United Way helping nonprofits to ‘stay strong’

There’s a depth of generosity among residents of the Lower Shore that most describe as heartwarming.

It’s particularly evident when it’s time to pledge to the United Way of the Lower Eastern Shore. For 2017, the United Way received $1.4 million in pledges, coupled with grants.

Most of the money came from donors, many who give from every paycheck. It might be only a dollar or two, but it adds up and tremendously benefits those in Wicomico, Worcester, Somerset and Dorchester counties.

“We are here to make sure organizations like Big Brothers and Big Sisters stay in our community. We are the rock they lean on,” Amy Luppens, assistant director of the United Way office on North Salisbury Boulevard, said during a recent conversation. With her was Pam Gregory, community impact manager.

“We fight for education, health and financial stability opportunities for every person in our community,” Luppens said.

As an example, in the health category, there are programs to assist those who need transportation to dialysis, as well as emergency dental program and hospice care. Anyone in need can dial 211 to reach a hotline manned around the clock, every day. The hotline refers callers to organizations that can help.

Those who seek United Way funding go through a detailed process. Each spring, members of the Impact Committee, composed of board members and community members, carefully review applications. They meet with applicants, visit sites of each program and meet with clients who would benefit.

“The United Way is like an older sibling for all these programs,” Luppens said.

“So many nonprofits run on a shoestring budget with a small staff. The United Way helps with funding and training opportunities. We here at the office are all donors, too,” Gregory added.

She explained the international Imagination Library, in partnership with the Dolly Parton Foundation. It provides, every month, a free, new, quality book to children from birth to kindergarten.

Low-income children are targeted, but books are available to any youngster and include tips for parents, about effective ways to read and interact with preschoolers.

For a $26 annual donation to the United Way, 12 books – including classics and bilingual versions — can be purchased. The program has benefitted Wicomico County for the past four years.

“We saw the need,” Luppens said, when local test scores were lower than goals educators set.

“There is such an important value to literacy,” Gregory said.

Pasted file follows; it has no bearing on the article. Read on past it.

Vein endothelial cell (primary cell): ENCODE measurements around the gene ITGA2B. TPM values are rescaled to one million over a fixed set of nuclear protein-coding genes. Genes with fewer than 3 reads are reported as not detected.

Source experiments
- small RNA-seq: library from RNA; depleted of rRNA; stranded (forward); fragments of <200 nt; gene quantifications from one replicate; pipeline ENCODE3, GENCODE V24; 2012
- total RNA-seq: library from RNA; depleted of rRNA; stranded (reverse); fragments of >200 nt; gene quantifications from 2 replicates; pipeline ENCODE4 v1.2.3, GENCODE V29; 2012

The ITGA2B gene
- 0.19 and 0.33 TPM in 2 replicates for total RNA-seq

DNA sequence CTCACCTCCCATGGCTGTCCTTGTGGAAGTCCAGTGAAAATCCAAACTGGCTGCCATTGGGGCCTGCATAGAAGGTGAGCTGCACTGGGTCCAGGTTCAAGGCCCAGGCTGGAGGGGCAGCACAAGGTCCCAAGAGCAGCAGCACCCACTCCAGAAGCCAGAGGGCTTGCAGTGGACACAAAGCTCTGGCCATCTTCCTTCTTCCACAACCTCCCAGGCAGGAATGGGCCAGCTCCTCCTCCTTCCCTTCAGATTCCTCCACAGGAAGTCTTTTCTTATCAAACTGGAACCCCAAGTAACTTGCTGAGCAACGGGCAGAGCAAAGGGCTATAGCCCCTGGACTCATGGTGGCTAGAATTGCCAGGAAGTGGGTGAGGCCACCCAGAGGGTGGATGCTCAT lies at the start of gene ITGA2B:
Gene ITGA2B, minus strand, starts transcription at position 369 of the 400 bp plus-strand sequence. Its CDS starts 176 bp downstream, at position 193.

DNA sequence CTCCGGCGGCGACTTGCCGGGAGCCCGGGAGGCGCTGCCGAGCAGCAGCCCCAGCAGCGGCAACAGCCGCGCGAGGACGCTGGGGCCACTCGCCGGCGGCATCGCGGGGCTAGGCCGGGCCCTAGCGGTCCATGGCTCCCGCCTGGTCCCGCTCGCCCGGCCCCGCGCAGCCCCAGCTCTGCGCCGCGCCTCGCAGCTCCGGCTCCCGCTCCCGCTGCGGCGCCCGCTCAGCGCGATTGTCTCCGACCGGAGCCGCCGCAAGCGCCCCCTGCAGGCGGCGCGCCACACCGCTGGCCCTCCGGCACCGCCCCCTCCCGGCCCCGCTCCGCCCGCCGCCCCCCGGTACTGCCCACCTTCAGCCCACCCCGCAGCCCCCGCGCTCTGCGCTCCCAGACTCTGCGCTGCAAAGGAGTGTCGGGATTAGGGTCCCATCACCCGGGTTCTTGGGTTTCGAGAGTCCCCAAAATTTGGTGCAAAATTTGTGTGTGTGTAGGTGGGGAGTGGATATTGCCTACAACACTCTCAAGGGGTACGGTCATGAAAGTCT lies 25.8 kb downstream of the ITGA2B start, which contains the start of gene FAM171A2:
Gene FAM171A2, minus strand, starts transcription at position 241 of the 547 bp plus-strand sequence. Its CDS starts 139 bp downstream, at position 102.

A $1 per week donation will pay for emergency assistance kits to 21 families whose homes have been destroyed by fire.

A $15 per week donation will provide 4,524 weekly round trips for adults to receive dialysis.

United Way offers 74 programs and partners with 33 agencies. The local office has a full-time staff of eight and a part-time grant writer, whose job is funded by a grant.

“There is such a need for her,” Luppens said.

Founded 130 years ago, the United Way began locally in 1944 as the Community Chest.

The $1.4 million for 2017 is divided to fund the three categories Luppens mentioned – education, financial stability and health.

In the education category, there is $342,369 and 18 programs. They include $36,000 for Lower Shore Scouting Outreach and $26,500 summer enrichment and academic connections.

In the financial stability category, there is $412,282 in funding and 23 programs, including $35,000 for transitional living for Village of Hope and $12,000 for MAC, Inc.

In the Health category, there is $500,059 in funding and 27 programs. They include $177,000 for Meals On Wheels and $24,000 for Coastal Hospice’s palliative care program.

There are also six Community Services programs and $142,500 in funding. They are community impact and donor services, non-profit TechAssurance, information and referral, emerging leaders projects, non-profit agency training and support and volunteer center and Get Connected.

“We’re in the process of applying for a Volunteer Generation Fund, through the governor’s office. We’re applying for $25,000 … to increase volunteerism in the community,” Luppens said.

The Governor’s Office on Service and Volunteerism “funds volunteer connector organizations to increase their ability to recruit and retain volunteers in diverse opportunities as well as increase other organizations’ usage of effective volunteer management practices,” according to the maryland.gov website.

“We also help people gain the skills they need to get jobs,” Gregory said. The Adult Literacy Program helps achieve that goal.

The United Way is involved in battling the heroin epidemic by investing in education about drug use, particularly in middle schools and high schools.

“We’re not just looking at people in poverty. The average person can benefit, too,” Gregory said, through the ALICE program, an acronym for Asset Limited, Income Restrained, Employed, designed to help the average citizen.

“The ultimate goal of the program is to stimulate action that will improve the financial stability of ALICE families. The project identifies opportunities and works with local United Ways, community partners, and government officials on grant proposals and other impact opportunities,” according to the unitedwayalice.org website.

“A lot of programs here would not be in existence without the United Way. They would be much smaller, and there would be a much larger burden on our partners,” Luppens said.

“The burden would be on our government if an organization like ours wouldn’t be able to continue.”

“We want to focus on helping the community get strong. That’s our goal,” Gregory said.

“To get strong and to stay strong.”

Reach Susan Canfora at scanfora@newszap.com.

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